The first session takes a couple of hours and involves walking for short periods on a treadmill while measurements are made. Participants might also be asked to participate in further training sessions, to see if the feedback can produce long-term improvements in walking.
This session takes place at the Millennium Institute in Albany, and transport is provided if needed.
Dr Marie-Claire Smith, University of Auckland
021 0232 3351
The aim of this study is to see whether mindfulness training can be used by people with stroke to reduce depression and anxiety, and improve their quality of life.
This study is for people aged at least 17 who experienced a stroke between 6 months and 10 years ago, and are now experiencing low mood.
The first session involves completing some questionnaires, which takes around an hour.Then a therapist meets with participants for one hour each week, for six weeks, for mindfulness training.At the end of that period, participants take part in an interview and complete another set of questionnaires. This is followed four weeks later by a top-up mindfulness session and a final set of questionnaires.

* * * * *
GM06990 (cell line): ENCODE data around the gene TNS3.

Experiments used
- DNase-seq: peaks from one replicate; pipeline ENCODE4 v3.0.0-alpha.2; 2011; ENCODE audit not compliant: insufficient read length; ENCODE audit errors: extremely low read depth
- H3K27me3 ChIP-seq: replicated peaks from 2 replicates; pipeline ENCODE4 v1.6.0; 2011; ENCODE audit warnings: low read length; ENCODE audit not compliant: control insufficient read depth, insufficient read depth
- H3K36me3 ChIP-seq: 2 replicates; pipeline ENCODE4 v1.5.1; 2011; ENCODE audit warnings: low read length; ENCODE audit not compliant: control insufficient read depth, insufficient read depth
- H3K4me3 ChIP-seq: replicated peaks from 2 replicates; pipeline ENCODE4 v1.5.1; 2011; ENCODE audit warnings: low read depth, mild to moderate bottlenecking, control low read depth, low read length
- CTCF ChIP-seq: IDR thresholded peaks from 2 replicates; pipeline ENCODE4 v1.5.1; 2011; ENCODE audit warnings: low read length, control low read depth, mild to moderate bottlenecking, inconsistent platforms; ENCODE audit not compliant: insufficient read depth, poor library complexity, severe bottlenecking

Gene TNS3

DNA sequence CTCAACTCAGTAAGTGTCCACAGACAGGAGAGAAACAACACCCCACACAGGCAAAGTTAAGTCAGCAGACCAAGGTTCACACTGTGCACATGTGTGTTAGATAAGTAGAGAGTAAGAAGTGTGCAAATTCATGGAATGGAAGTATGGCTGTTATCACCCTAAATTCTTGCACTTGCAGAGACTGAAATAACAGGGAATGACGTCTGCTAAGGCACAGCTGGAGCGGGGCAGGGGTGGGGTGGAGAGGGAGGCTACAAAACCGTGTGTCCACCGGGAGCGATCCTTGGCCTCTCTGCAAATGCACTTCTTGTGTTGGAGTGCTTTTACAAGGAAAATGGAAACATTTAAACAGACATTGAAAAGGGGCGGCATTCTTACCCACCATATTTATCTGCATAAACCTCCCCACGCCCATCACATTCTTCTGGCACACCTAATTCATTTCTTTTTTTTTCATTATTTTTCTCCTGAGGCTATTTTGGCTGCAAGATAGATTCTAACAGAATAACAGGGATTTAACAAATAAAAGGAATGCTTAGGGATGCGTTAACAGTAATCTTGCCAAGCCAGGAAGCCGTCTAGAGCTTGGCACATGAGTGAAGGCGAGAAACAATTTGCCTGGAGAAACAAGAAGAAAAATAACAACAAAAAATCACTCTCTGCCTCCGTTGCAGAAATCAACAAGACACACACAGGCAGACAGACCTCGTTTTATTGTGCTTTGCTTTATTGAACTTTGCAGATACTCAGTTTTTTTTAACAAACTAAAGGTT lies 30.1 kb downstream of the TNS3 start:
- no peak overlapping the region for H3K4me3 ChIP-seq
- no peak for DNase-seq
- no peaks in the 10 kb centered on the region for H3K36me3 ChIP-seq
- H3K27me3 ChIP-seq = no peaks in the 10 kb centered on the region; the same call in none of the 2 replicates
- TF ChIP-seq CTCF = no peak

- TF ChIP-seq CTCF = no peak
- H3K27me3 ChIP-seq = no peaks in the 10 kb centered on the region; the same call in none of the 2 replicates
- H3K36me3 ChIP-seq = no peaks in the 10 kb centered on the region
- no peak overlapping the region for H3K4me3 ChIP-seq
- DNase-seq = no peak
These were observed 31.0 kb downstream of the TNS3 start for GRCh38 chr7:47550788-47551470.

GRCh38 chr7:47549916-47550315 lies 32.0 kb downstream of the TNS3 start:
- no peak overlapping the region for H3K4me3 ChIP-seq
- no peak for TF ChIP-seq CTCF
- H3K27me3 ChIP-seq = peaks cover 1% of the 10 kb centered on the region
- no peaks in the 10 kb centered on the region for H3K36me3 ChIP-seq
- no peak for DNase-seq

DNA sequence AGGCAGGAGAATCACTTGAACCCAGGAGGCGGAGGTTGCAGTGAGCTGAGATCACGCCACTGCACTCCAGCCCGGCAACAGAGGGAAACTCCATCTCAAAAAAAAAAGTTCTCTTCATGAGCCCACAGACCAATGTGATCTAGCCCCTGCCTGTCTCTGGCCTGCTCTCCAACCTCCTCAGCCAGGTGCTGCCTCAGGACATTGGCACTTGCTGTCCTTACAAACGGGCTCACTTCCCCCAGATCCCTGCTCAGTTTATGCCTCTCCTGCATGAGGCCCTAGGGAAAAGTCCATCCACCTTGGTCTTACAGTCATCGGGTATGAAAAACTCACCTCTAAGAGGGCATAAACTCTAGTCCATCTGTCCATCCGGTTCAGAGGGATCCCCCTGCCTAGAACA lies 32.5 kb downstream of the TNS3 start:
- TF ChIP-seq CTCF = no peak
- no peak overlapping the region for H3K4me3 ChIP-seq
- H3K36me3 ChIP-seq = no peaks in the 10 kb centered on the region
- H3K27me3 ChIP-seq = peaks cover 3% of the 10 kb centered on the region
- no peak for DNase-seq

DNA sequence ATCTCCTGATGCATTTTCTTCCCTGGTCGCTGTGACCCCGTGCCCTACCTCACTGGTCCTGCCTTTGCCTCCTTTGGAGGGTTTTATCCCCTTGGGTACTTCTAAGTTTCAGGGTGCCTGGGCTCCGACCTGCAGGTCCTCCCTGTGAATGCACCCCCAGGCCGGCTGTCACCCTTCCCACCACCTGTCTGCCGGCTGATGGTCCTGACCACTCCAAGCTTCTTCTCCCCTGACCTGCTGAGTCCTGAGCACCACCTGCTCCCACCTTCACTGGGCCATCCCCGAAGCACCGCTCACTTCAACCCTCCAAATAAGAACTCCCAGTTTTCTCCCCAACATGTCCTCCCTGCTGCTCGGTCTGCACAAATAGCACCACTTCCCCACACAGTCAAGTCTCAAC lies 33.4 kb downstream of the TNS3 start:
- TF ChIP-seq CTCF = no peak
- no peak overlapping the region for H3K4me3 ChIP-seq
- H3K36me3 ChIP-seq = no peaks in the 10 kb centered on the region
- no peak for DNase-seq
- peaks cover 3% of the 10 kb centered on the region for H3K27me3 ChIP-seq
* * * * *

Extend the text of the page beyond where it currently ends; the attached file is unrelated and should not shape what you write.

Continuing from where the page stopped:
In the participant’s home, in the Auckland area
Dr Jill Wrapson, Auckland University of Technology
09 921 9999 Extension 7421
The aim of the study is to validate an algorithm for predicting whether and when a person will be able to walk independently again after stroke.
This study is for people with stroke admitted to Auckland, North Shore, and Waitakere Hospitals, who are having difficulty walking. The study is appropriate for people aged at least 18, who were walking independently before the stroke, and participation begins within the first week after stroke. People can take part if they have any type of stroke, provided it affects only one side of the body. They can also take part if they have a previous stroke.
The effects of the stroke on the movement areas of the brain are also assessed using non-invasive stimulation and an MRI scan within a week after stroke. Strength and movement of the legs is evaluated using simple clinical assessments within a week after stroke, and again 3 and 6 months after stroke. Phone calls are also made between these assessments, to see how well the person is walking.
Assessments take place at Auckland Hospital while the person is an inpatient, with brief follow-up phone calls every couple of weeks once the person has been discharged.The follow-up assessments at 3 and 6 months after stroke take place at home or at Auckland Hospital, and transport is provided if needed.